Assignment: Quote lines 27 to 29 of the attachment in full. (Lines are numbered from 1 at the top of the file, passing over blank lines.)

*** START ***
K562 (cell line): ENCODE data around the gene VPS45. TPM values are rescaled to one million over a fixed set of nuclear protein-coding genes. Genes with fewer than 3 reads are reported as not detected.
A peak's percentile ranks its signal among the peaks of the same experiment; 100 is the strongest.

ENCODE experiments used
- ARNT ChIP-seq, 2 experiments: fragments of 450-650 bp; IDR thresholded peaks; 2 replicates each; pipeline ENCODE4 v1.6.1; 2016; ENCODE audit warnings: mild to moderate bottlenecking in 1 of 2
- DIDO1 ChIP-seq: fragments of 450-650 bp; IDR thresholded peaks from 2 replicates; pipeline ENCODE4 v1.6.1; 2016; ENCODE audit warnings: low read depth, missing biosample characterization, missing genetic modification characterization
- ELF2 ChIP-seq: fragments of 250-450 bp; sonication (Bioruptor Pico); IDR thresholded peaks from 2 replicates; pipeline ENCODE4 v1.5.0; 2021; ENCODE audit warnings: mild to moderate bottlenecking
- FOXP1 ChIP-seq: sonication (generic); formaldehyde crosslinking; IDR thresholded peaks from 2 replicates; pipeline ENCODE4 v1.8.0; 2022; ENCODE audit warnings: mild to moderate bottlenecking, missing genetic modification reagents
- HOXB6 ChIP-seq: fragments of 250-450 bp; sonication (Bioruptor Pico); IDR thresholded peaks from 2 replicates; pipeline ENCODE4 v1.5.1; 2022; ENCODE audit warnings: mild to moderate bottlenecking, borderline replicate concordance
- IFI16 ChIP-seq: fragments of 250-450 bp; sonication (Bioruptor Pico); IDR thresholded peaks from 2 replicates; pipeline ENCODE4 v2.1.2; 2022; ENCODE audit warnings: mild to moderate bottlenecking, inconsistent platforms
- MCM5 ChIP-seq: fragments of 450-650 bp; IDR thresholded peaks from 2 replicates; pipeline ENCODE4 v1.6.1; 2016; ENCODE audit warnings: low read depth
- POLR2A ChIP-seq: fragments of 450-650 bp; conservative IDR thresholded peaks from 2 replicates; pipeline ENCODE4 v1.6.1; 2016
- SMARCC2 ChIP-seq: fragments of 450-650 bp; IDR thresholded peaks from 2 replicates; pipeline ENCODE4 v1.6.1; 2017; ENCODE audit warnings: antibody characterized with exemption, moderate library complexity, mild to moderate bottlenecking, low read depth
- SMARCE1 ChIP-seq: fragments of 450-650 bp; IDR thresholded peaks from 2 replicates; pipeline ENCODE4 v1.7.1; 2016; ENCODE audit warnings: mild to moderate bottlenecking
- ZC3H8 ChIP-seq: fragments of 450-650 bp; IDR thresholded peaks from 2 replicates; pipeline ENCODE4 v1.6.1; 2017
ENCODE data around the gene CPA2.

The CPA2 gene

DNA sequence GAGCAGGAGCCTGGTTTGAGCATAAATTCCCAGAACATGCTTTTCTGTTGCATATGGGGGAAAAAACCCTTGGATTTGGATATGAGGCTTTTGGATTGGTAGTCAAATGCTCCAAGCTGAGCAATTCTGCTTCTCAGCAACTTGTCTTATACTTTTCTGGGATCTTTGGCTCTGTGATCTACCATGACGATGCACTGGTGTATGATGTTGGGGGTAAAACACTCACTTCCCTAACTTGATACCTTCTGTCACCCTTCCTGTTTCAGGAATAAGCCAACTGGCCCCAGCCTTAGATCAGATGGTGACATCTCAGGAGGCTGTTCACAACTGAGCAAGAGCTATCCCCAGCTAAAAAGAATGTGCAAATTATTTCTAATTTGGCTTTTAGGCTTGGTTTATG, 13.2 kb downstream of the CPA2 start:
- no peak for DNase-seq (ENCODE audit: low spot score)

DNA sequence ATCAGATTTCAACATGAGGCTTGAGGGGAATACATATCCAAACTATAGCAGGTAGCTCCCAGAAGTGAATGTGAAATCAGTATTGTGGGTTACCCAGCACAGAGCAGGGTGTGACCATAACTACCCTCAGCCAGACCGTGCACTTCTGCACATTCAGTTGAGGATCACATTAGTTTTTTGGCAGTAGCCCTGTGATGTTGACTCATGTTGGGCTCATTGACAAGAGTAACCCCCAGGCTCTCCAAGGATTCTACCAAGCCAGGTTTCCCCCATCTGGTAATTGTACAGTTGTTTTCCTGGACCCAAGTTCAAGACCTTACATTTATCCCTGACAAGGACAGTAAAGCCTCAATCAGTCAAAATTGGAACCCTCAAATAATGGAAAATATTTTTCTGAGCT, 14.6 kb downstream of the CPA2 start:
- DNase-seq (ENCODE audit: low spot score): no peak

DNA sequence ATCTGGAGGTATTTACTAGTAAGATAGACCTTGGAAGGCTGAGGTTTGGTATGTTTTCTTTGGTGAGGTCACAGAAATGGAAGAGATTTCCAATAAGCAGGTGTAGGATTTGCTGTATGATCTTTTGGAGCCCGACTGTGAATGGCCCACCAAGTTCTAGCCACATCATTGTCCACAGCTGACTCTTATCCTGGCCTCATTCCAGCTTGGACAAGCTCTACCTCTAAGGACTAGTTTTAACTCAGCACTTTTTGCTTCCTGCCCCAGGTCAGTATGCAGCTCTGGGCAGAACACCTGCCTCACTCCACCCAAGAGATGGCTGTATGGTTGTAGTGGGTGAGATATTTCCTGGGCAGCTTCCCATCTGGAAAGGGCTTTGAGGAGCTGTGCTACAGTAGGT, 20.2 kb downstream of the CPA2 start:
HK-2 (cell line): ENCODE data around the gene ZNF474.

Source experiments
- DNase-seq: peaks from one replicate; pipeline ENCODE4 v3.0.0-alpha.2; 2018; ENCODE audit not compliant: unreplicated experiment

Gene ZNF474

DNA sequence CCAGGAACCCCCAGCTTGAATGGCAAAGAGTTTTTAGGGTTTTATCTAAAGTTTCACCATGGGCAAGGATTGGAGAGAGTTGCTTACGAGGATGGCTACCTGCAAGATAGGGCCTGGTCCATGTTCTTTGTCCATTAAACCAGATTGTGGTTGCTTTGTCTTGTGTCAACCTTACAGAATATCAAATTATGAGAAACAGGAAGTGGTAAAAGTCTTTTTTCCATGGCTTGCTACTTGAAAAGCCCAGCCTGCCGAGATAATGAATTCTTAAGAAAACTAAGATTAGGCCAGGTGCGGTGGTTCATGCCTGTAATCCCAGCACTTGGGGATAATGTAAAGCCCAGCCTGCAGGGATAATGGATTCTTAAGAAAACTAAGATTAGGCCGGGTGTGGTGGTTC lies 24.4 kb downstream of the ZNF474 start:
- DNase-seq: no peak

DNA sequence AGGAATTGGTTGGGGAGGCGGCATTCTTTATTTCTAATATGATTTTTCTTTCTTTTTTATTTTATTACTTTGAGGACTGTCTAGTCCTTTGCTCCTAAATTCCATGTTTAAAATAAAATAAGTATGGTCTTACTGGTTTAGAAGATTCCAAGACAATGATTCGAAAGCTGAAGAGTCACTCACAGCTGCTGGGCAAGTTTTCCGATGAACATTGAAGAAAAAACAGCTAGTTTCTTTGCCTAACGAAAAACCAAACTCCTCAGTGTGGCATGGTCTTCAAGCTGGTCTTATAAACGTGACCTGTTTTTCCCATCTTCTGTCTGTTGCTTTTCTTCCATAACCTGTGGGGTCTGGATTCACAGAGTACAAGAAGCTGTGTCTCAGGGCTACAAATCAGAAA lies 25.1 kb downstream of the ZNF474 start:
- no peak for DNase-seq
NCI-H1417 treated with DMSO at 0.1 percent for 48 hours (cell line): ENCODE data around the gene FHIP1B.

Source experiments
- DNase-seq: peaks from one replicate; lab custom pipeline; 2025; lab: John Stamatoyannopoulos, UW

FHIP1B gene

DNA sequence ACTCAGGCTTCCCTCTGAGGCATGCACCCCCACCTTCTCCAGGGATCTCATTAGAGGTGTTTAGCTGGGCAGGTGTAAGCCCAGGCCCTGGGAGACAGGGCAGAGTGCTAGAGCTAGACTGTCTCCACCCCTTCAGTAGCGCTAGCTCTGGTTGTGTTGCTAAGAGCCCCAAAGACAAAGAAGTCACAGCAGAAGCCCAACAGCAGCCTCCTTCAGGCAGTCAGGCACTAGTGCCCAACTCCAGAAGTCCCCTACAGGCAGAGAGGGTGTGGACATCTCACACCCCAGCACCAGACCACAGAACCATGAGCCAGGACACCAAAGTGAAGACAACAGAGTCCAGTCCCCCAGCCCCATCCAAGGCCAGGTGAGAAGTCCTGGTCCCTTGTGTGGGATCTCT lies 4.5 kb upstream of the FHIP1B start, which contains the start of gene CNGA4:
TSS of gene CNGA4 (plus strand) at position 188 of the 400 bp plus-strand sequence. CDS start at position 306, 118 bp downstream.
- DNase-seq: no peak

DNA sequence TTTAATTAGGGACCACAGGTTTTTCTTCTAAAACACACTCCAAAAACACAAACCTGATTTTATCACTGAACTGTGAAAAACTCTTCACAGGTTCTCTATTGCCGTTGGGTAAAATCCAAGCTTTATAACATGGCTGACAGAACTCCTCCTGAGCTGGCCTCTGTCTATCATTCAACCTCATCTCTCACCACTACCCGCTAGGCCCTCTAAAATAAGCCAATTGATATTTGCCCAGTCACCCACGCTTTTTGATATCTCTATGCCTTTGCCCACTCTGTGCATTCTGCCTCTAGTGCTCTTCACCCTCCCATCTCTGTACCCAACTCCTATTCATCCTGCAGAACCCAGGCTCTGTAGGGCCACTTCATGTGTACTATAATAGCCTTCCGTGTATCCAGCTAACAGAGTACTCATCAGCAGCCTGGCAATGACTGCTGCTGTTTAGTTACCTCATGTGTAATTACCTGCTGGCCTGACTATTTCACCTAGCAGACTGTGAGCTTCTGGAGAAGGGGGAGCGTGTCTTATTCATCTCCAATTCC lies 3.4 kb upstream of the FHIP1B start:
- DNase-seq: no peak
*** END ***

- DNase-seq: no peak

DNA sequence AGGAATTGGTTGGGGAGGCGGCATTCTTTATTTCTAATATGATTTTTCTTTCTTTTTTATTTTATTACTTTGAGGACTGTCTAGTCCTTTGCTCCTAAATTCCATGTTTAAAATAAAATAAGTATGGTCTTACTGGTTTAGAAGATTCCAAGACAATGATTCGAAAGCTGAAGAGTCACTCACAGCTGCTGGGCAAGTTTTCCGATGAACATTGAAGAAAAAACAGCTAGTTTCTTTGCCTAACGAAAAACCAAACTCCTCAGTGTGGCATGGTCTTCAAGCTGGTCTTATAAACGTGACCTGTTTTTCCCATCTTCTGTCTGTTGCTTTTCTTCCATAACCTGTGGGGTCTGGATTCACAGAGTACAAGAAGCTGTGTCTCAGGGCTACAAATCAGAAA lies 25.1 kb downstream of the ZNF474 start:
- no peak for DNase-seq